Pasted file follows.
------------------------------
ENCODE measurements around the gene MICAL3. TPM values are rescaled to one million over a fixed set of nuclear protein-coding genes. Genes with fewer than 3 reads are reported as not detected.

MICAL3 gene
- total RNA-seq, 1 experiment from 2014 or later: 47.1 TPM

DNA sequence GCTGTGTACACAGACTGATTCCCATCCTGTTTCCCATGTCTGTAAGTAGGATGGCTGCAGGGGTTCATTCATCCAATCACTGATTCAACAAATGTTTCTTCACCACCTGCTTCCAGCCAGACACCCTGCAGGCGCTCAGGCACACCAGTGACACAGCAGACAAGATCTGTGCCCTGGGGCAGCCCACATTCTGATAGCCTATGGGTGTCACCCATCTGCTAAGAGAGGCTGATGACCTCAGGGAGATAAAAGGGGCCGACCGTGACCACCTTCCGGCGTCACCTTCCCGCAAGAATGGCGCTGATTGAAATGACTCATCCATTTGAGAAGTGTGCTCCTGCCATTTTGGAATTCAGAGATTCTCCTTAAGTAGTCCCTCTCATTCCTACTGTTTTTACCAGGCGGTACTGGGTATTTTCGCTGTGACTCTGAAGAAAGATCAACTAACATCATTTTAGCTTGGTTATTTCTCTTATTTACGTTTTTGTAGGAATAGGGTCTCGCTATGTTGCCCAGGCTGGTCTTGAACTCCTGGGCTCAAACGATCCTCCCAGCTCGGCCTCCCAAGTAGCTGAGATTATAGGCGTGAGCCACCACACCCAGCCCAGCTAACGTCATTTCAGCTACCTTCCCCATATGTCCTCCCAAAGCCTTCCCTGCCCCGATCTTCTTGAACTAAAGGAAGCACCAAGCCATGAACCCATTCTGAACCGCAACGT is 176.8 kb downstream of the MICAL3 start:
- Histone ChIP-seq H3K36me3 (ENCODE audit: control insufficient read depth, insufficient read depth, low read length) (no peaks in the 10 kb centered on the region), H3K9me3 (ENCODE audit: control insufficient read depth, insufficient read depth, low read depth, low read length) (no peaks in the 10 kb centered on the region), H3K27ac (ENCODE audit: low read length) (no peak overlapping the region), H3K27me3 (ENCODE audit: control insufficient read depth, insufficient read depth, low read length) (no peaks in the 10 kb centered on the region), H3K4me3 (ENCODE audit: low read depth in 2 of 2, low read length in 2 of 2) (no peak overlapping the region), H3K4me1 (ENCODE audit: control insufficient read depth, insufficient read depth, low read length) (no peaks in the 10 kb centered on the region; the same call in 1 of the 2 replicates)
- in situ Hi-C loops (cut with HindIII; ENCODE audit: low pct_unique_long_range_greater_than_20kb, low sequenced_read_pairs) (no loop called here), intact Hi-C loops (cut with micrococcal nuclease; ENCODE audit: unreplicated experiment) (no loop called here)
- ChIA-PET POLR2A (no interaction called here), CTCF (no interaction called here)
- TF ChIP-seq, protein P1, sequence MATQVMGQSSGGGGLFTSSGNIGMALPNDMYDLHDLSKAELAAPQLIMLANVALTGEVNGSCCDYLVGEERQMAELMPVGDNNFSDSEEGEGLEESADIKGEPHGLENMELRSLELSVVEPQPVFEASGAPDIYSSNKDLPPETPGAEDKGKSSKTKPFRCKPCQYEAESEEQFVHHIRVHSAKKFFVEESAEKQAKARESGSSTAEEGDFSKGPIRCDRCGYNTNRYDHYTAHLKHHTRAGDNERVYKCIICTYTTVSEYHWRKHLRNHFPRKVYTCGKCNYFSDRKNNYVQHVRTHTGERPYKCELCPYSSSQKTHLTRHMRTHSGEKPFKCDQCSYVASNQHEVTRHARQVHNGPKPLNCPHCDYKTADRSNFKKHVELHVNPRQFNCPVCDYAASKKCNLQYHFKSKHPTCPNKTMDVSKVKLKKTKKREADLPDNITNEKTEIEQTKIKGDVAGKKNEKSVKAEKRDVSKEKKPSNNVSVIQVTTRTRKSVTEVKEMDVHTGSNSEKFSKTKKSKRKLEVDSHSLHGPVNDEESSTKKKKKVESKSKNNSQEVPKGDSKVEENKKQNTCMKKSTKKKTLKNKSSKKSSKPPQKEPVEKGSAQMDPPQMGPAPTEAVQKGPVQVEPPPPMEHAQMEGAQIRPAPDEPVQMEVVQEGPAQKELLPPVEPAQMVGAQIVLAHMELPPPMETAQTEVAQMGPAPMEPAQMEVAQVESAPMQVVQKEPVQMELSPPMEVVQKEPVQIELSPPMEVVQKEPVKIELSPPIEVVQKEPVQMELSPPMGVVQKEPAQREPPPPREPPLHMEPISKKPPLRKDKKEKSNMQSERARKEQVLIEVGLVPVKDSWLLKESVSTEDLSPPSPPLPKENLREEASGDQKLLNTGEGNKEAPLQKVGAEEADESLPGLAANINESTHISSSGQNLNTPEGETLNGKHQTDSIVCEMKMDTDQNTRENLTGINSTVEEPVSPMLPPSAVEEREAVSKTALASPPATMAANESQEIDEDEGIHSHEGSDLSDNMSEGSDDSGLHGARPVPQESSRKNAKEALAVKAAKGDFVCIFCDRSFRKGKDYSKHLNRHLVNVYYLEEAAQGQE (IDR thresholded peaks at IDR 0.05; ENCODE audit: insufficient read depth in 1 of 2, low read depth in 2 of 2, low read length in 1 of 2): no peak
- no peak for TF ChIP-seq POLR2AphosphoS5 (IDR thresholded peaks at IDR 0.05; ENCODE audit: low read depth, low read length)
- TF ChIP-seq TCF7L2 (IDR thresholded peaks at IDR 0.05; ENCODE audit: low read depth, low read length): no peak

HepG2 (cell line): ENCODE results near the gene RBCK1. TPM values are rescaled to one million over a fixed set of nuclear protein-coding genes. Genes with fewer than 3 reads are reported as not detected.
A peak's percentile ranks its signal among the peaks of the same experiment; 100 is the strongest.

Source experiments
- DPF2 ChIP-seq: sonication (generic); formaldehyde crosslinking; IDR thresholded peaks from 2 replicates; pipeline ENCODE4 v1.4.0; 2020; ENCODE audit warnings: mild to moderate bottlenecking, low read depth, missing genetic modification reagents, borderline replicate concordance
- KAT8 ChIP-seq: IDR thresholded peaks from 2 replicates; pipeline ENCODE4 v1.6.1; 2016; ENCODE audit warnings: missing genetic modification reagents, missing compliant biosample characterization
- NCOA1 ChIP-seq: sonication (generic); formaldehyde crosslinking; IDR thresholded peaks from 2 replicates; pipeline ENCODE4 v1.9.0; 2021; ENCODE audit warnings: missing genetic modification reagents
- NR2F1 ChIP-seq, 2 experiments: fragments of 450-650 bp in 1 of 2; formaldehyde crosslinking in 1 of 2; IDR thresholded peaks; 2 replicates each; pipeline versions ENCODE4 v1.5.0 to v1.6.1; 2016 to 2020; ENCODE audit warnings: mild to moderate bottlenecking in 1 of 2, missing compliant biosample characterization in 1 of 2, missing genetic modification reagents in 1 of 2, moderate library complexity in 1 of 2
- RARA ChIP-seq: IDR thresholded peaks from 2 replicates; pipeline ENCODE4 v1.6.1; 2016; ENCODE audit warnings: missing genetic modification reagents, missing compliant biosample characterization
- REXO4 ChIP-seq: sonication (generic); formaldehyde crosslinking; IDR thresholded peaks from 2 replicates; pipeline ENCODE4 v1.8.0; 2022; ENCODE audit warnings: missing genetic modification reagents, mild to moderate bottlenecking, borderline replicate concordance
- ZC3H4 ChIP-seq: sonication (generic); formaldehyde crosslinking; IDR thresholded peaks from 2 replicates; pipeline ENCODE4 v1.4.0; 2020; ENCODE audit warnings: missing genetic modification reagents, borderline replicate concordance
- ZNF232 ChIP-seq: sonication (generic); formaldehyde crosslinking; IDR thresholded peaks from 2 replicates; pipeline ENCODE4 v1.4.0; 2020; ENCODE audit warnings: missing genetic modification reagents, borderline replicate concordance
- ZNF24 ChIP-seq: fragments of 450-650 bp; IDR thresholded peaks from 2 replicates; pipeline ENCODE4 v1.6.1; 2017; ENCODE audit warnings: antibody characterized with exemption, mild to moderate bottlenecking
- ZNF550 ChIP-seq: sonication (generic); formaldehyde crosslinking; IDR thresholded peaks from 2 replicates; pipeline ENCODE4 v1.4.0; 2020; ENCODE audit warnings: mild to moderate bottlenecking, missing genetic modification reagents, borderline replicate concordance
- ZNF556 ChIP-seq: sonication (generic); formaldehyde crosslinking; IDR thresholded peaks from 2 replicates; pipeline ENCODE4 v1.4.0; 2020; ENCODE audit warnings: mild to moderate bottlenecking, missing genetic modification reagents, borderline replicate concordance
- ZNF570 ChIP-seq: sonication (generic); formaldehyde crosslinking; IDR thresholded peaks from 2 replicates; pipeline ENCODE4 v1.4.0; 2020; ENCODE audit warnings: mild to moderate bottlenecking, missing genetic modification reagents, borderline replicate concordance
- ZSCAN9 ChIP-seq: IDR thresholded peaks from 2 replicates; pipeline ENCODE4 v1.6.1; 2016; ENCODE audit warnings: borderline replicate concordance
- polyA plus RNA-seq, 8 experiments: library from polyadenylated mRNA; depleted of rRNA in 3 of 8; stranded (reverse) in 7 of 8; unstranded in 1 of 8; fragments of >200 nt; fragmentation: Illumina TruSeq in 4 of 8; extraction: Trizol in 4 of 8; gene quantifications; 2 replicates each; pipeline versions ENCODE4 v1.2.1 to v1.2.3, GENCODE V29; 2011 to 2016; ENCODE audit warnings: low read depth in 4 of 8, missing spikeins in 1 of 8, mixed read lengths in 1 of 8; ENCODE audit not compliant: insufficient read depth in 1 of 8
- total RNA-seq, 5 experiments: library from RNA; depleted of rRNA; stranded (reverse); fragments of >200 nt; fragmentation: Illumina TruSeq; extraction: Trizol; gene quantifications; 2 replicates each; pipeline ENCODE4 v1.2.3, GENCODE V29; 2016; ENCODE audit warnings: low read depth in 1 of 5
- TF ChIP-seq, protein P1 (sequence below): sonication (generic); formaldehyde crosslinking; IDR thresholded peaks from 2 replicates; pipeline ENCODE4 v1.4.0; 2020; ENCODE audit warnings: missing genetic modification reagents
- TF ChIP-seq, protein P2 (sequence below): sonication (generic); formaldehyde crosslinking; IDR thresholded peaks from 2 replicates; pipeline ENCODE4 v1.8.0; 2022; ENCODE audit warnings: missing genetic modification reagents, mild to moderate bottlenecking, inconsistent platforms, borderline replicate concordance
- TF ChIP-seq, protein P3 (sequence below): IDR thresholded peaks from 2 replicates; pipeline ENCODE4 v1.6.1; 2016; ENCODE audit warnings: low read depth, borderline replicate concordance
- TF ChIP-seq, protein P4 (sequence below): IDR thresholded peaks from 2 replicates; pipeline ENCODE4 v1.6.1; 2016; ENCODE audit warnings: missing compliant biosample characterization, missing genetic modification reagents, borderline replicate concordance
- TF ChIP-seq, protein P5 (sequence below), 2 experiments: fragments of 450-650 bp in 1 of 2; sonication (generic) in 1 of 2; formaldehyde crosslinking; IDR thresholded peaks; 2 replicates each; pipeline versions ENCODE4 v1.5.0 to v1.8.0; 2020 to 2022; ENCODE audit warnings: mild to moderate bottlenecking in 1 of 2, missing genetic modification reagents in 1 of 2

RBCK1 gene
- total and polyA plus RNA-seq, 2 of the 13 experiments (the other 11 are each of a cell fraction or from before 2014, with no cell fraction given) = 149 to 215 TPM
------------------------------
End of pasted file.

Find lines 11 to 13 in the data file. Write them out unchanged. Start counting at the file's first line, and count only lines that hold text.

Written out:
HepG2 (cell line): ENCODE results near the gene RBCK1. TPM values are rescaled to one million over a fixed set of nuclear protein-coding genes. Genes with fewer than 3 reads are reported as not detected.
A peak's percentile ranks its signal among the peaks of the same experiment; 100 is the strongest.

Source experiments